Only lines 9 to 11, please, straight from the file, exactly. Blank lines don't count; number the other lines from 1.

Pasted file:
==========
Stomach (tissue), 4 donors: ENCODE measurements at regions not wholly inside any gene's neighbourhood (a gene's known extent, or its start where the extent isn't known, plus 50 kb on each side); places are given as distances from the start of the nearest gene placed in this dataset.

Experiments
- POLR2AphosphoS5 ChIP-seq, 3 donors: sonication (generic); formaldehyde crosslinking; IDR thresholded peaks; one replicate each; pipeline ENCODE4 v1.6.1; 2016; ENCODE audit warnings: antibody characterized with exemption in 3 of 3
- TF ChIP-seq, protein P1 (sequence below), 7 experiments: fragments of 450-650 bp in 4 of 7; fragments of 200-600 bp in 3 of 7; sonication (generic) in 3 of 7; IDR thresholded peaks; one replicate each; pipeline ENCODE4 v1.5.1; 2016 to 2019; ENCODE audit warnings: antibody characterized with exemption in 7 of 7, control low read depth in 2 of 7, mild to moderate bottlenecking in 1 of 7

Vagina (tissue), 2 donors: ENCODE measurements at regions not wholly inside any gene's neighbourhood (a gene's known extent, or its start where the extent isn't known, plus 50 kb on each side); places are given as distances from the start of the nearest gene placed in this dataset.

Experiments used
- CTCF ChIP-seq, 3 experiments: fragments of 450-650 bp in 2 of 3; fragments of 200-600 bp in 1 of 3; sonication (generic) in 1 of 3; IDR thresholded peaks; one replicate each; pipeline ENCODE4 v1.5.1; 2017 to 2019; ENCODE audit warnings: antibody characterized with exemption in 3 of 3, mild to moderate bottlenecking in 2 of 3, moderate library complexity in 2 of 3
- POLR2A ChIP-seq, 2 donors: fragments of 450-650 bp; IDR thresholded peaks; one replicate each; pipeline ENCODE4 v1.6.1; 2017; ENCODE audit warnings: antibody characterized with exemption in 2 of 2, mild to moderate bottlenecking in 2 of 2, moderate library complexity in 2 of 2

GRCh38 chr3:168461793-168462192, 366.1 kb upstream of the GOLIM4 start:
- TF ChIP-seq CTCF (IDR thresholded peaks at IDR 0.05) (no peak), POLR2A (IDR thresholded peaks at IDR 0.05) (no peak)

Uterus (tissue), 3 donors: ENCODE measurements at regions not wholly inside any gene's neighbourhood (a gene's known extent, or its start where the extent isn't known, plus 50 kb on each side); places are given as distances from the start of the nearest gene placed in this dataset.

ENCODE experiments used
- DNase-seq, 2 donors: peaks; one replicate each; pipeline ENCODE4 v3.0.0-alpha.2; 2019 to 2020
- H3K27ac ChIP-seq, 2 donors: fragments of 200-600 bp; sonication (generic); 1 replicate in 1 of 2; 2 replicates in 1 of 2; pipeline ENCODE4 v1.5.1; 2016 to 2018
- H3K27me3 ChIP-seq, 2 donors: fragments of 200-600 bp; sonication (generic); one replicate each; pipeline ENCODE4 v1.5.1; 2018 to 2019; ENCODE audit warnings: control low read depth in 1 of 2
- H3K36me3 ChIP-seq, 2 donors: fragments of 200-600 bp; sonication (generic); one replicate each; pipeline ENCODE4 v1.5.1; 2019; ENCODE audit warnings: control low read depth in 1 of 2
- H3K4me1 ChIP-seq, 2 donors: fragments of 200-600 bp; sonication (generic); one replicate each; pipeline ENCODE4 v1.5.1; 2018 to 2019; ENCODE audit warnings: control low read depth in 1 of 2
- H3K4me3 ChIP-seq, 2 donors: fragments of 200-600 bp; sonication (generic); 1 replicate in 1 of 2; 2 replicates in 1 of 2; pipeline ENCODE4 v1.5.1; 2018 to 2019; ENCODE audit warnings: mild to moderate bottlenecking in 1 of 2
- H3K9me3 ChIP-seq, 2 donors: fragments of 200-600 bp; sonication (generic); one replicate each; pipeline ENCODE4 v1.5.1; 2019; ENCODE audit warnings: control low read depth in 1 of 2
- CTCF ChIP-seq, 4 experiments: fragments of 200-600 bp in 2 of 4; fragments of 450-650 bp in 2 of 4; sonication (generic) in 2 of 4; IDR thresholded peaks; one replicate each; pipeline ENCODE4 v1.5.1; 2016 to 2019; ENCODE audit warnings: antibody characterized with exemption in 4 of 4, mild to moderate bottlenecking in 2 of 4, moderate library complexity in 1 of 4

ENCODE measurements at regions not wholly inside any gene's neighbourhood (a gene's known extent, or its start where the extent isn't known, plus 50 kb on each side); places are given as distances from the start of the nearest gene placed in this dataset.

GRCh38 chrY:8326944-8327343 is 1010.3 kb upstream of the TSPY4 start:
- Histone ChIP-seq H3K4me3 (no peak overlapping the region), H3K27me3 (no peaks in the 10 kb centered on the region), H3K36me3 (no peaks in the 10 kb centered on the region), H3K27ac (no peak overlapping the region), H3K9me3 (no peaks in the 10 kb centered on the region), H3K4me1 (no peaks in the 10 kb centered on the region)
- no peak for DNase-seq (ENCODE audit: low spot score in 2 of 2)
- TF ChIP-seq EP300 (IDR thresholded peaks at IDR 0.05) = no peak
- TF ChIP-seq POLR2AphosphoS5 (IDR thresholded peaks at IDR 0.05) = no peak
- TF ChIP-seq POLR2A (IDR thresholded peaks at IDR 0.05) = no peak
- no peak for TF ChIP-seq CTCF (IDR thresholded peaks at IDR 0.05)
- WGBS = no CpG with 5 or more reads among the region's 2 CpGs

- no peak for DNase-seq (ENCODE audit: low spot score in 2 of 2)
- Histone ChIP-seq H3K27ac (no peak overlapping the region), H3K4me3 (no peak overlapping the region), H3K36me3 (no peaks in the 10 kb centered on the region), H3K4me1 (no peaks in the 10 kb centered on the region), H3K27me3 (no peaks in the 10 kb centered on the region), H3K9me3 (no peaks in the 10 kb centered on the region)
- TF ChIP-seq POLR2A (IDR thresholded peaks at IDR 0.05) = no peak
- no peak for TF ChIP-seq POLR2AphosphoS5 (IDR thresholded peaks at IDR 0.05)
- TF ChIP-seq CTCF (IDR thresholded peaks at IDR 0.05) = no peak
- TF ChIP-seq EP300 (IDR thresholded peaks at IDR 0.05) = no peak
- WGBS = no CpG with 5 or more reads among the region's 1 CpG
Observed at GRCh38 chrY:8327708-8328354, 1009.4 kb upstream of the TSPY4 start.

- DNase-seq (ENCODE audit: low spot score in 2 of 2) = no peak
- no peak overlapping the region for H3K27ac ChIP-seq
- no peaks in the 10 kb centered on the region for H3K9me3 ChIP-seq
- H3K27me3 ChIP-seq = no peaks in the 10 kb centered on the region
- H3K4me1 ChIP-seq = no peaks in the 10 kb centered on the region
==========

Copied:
GRCh38 chr3:168461793-168462192, 366.1 kb upstream of the GOLIM4 start:
- TF ChIP-seq CTCF (IDR thresholded peaks at IDR 0.05) (no peak), POLR2A (IDR thresholded peaks at IDR 0.05) (no peak)

Uterus (tissue), 3 donors: ENCODE measurements at regions not wholly inside any gene's neighbourhood (a gene's known extent, or its start where the extent isn't known, plus 50 kb on each side); places are given as distances from the start of the nearest gene placed in this dataset.